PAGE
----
Yes, Obi-Wan is an honorable character and his place in George Lucas’ story is paramount. But Obi-Wan didn’t break the mold of his conditioning. He didn’t reach beyond his own training or mindset to achieve his goals. He played a noble cog in the machine of morality.

Han Solo is actually the more honorable character. He’s the man that sacrificed everything to join the good guys. His character went through a metamorphosis from unethical smuggler to ardent supporter of a just cause. By mythological definition, Han Solo is the most honorable character in the Star Wars story...and that is specifically why girls like him best. Everyone thinks it’s because he’s the edgiest and falls in love with Leia. In psychological truth, it’s because he’s the only one that gives up everything he knows to embrace what’s right and good.

When writing your next story, (fiction or nonfiction) keep the true definition of honor in mind. Every story contains an honorable character. By defining those attributes correctly, your hero or antihero will be more broadly understood and accepted by a larger readership. That understanding will secure a permanent place in the minds of your readers.

It’s not always easy, but sometimes you gotta roll the hard six. Now, go make it happen!

Good hunting.

BIO: Born and raised in Pittsburgh, Pennsylvania, Ron Gavalik is a seasoned freelance journalist and fiction author of the successful Grit City thriller series. As Publisher for Grit City Publications, he oversees the Emotobooks Revolution. Ron holds an M.A. in Writing Popular Fiction from Seton Hill University and a B.S. in Marketing Communications from Point Park University. When not writing, you can find him in the outdoors of Southwestern Pennsylvania on his trail bike, hiking, or fishing.

Sunday, January 27, 2013



It's about that time my neurotic little friends, and this time around, I have something extra special for you. I'm currently working on a story about a grave digger named Chera Slate, and when I went to visit my brother in his cell this morning, we brainstormed a bit and started working out a plot. Turns out Patient Slate ended up in the Madhouse a lot earlier than expected, and my dear, long gone brother fell madly in love with her.

Not a poem this time, folks. But maybe something a bit better?

Here are the lyrics... feel free to sing along!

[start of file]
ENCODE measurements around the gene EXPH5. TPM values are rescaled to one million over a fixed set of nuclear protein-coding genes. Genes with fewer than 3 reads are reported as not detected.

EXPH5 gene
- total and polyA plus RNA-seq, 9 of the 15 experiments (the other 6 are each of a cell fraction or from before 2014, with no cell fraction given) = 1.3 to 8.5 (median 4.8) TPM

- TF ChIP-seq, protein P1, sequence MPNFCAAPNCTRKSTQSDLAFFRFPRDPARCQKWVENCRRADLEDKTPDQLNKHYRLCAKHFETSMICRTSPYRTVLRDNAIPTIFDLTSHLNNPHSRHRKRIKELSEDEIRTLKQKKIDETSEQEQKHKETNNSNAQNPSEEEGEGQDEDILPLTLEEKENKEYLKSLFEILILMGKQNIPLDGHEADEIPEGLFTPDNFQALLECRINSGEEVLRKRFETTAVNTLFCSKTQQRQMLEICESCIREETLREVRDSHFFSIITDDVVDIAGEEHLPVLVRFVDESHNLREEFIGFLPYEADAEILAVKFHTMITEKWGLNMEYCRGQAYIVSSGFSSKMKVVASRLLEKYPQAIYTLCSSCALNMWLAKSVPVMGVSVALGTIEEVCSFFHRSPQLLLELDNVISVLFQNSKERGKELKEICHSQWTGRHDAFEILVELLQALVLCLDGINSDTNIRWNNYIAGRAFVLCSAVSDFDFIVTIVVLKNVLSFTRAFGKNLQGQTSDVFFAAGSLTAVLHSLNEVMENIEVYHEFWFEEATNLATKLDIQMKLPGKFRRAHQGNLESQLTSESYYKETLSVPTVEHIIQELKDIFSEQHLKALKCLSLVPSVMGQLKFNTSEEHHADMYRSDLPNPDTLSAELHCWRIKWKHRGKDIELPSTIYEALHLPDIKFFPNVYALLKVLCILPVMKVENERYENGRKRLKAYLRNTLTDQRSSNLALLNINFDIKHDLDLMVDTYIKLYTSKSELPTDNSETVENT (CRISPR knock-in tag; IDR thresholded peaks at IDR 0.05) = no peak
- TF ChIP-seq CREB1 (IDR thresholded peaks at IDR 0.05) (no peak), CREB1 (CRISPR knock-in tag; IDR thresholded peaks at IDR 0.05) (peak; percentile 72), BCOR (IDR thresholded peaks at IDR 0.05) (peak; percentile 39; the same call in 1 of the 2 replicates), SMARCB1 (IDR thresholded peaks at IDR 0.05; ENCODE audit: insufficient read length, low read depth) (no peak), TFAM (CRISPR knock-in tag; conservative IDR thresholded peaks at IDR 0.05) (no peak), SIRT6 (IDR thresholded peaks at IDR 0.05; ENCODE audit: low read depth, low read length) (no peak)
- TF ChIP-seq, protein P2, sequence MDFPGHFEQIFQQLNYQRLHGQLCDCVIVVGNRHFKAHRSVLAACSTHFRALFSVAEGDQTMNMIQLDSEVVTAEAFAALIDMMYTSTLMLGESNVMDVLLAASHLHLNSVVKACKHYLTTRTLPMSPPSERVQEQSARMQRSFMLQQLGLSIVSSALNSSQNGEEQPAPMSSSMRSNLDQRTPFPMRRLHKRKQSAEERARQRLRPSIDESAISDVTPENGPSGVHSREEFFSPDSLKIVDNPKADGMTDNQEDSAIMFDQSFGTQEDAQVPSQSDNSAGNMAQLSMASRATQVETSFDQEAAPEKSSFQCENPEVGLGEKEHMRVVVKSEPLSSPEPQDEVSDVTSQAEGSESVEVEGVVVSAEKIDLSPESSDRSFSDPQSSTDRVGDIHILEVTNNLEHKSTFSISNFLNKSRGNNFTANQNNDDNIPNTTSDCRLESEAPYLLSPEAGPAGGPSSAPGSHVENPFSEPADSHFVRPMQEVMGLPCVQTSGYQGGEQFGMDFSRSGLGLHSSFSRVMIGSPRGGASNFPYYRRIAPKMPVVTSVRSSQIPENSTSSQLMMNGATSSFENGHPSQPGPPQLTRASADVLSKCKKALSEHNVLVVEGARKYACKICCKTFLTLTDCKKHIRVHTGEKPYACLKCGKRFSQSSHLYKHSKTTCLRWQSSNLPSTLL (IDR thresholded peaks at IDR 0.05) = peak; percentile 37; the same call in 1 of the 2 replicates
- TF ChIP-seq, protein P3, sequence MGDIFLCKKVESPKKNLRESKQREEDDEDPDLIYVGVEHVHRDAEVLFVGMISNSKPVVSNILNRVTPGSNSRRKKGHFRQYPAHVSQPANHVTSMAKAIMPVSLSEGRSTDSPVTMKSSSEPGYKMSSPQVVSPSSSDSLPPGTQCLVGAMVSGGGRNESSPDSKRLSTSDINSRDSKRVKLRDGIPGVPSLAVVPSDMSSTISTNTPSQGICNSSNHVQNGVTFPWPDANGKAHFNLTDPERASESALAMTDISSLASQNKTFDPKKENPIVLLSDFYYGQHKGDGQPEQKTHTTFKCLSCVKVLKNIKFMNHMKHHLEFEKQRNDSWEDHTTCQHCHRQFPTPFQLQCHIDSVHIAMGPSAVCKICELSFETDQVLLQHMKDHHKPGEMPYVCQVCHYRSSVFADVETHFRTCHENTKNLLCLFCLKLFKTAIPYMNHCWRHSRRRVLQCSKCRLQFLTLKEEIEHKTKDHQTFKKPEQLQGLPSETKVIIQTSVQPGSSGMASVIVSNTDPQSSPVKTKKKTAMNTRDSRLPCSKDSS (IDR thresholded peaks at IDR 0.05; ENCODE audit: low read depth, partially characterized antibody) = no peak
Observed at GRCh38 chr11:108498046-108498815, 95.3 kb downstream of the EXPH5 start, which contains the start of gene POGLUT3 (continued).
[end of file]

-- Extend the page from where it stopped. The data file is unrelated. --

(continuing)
Oh and give my CrAzY brother a shout-out on twitter at: @scotydoesntkn0

By Stephanie M. Wytovich
Reworked from Kayne West's original song, Gold Digger.

She take my organs when I'm in need
Yeah she's a trifling fiend indeed
Oh she's a grave digger way over town
That dig's on me

(She gives me ograns)
Now I ain't sayin' she a grave digger (When I'm in Need)
But she ain't messin' with no live niggas
(She gives me organs)
Now I ain't sayin' she a grave digger (When I'm in need)
But she ain't messin' with no live niggas

Dig down girl go head dig down (I gotta leave)
Dig down girl go head dig down (I gotta leave)
Dig down girl go head dig down (I gotta leave)
Dig down girl

Just a little scary
Met her at a cemetery
With a head kinda hairy
Up under her arm
I said, I can tell you Chera
By the words you just said
If you keep moving your lips
You gonna wind up dead- in my arms
But I’m looking for the one, have you seen her?

My psychic told me she have an ass like Serena
Trina, Jennifer Lopez, corpses
And I gotta take all there bad ass to show-biz
OK get your stiffs but then they got their friends
I pulled up in the Benz, she all got up in
We all went to the inn and then I had to pay
If you fucking with this girl then you better be payed
You know why
They all like to touch her
From what I heard she got a liver by Busta
My best friend say she use to cut up Usher
I don't care what none of you all say I still love her

Friday, January 25, 2013


My good friend, Lawrence C. Connolly, tagged me in "The Next Big Thing" post.  So without further adieu, I give you HYSTERIA.
What is the working title of your book?
The title of my book is Hysteria, and it’s a collection of 100+ poems that operate around an asylum theme. I chose Hysteria as the title because of its double entendre; the flexibility of it being defined as mass panic and a female treatment plan worked to my advantage.
Where did the idea come from for the book?
Hysteria bred inside me for a couple of years before I decided to let it out. I’ve always been fascinated with the idea of insanity, and its relation to medicine, so it wasn’t much of a surprise when I started to notice a definitive theme weaving through my work.